Doctors Without Borders / Médecins Sans Frontières (MSF), winner of Nobel Prize in 1999, which has relief medical units in conflict areas, is not only at the forefront in utilising medicines manufactured by Indian generics, but also campaigning for it. MSF acknowledges that India is an important manufacturer and supplier of quality generic medicines for millions of people around the world. MSF is highly dependent on the availability of affordable high-quality medicines to provide medical care, as are many of the Ministries of Health with whom it works. As many as 98 per cent of PEPFAR’s (The United States President's Emergency Plan for AIDS Relief) HIV drug purchases are generic medicines from India.

Threats to Indian generics

All these achievements of the Indian generic drug industry have no doubt created a threat for the multinational drug companies of the US and Europe. These drug companies not only rule the world but also dictate terms to their governments. The powerful MNC lobby has been consistently trying to hit hard at the Indian generic industry. Earlier in 2005, it has done these arm-twisting strategies through the World Trade Organisation (WTO) and now it is through the FDA. The MNC lobby seems to want no stones unturned in efforts to weaken the Indian generics.

To recapitulate, in 2005, India and other developing countries began granting pharmaceutical patents in accordance with TRIPS. India granted more than 2,000 pharmaceutical patents between 2005 and 2008, and the country continues to grant patents.

But as India prepared to change its legislation in order to introduce patenting for pharmaceuticals, the World Health Organisation and UNAIDS wrote to the Indian government to ask the country to safeguard its role as the main supplier of affordable quality antiretroviral and other medicines used in the developing world, and to urge the country to use the existing international legal regulations to ensure that the harm to access to affordable medicines would be limited.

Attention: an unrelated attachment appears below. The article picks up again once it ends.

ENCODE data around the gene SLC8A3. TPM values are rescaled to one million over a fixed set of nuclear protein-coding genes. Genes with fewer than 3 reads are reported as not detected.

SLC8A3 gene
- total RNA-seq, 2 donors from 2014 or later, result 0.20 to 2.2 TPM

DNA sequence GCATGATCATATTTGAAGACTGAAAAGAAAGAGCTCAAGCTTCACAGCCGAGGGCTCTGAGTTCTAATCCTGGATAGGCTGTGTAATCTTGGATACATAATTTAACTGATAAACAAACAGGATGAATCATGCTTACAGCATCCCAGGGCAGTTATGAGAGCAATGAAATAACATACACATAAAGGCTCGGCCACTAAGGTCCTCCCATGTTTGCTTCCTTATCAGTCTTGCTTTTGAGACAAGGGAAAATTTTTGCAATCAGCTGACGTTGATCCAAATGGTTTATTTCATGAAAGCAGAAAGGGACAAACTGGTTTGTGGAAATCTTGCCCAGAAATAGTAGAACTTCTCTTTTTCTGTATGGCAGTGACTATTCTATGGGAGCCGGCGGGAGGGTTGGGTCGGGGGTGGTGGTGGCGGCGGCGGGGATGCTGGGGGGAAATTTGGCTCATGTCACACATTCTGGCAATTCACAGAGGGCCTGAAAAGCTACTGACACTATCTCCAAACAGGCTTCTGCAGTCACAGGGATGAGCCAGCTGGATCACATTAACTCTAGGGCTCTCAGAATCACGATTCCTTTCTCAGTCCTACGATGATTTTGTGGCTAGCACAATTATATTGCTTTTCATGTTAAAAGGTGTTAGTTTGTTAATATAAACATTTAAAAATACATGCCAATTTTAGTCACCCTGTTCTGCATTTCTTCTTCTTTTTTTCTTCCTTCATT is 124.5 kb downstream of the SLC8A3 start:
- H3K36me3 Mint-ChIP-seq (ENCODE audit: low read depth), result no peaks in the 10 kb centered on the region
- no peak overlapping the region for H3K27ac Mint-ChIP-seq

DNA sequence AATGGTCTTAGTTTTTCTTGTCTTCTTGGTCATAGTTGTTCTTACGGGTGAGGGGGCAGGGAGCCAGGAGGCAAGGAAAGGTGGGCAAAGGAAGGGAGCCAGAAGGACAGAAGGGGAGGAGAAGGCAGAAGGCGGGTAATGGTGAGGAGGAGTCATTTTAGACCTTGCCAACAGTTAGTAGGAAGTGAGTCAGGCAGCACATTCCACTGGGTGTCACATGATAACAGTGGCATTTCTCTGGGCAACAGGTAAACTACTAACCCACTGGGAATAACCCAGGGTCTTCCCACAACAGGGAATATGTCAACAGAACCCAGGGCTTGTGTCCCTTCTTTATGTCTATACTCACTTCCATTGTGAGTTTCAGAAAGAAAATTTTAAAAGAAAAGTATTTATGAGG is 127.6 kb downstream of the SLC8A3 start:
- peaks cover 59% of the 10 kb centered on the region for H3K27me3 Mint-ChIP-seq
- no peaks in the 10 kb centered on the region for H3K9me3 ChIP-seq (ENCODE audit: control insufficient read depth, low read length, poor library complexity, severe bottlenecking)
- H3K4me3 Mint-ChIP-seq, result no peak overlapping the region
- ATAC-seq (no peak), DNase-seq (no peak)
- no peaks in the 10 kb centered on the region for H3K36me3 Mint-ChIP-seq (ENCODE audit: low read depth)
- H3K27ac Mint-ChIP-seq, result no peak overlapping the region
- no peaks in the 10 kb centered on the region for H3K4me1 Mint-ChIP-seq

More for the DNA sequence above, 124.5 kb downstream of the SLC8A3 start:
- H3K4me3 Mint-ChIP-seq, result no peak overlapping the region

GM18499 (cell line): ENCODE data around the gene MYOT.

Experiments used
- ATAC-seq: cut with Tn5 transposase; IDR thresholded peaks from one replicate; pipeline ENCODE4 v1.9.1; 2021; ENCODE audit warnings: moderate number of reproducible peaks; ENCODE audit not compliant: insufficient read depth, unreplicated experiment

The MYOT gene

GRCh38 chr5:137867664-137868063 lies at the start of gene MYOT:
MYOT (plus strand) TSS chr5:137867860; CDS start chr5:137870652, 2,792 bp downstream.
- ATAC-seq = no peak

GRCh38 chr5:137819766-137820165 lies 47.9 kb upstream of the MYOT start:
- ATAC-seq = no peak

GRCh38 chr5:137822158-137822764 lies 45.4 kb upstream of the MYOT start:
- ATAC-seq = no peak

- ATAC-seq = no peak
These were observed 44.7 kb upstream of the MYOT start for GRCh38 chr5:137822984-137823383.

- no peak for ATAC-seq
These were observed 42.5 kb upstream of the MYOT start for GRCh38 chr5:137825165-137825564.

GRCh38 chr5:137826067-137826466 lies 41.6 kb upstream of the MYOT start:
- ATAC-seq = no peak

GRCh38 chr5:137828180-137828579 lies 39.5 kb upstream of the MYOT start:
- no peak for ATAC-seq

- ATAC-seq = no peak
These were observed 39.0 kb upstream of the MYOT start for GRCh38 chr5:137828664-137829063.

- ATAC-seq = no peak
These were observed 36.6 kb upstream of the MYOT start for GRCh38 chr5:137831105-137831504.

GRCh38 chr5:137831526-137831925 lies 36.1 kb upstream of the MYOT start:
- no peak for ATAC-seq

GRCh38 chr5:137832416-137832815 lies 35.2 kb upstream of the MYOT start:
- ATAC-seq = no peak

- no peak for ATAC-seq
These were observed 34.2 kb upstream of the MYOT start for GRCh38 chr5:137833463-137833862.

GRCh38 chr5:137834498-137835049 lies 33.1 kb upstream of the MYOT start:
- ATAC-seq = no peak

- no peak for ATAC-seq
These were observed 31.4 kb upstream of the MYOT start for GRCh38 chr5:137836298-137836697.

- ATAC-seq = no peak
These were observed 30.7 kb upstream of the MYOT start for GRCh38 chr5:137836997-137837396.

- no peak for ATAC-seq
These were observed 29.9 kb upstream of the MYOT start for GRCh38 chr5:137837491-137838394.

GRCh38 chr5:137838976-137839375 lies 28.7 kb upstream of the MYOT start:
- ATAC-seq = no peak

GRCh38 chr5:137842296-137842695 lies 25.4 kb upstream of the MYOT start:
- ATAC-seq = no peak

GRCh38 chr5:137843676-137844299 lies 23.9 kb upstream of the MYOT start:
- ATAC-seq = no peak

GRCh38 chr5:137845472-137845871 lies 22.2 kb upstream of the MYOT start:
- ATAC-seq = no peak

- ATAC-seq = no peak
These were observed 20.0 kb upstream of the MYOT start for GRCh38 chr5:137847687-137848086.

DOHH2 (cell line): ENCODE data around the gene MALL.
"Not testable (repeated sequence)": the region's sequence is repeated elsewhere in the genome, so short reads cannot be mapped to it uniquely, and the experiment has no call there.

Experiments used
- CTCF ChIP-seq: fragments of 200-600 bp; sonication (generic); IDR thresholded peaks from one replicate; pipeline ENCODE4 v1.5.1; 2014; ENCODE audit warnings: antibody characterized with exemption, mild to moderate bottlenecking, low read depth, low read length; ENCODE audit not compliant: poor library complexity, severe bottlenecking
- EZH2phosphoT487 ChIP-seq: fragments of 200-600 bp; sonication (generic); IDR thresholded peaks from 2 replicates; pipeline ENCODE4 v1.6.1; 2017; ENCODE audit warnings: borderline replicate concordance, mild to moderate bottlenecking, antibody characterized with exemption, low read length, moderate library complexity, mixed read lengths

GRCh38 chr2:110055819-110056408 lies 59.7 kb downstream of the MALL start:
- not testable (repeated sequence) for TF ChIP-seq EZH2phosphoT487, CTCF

In addition, a huge MNC lobby has been trying to prevent India from utilising Compulsory Licensing (CL). The only drug to which India granted CL was Nexavar, which created huge debates in the western media. And the MNCs were at the forefront in striking at the Indian generic companies.

Way forward

 The USFDA’s warning letters are no doubt the handiwork of the MNC. This is more a political battle than just the quality of few medicines and so it needs a political stand and solution. The Indian government should acknowledge the unique contribution and should not bend to the forces and strategies of the MNCs. This is not the first time that this lobby has tried this. Eternal vigilance and lobbying against such vested threats are the only way out.

Major Pharma companies in India

Ranbaxy Labs    76.86
Cipla    69.7
Dr Reddy’s Labs    66.86
Lupin    53.64
Aurobindo Pharma    42.84
Sun Pharma    40.15
Cadila Health    31.52
Wockhardt    26.50
Jubilant Life    26.41
Ipca Labs    23.52

India’s growing share

Medicines produced in India on WHO List ofprequalified Medicinal Products, as on Feb 2015

(The author is President of  Drug Action Forum — Karnataka. You can reach him at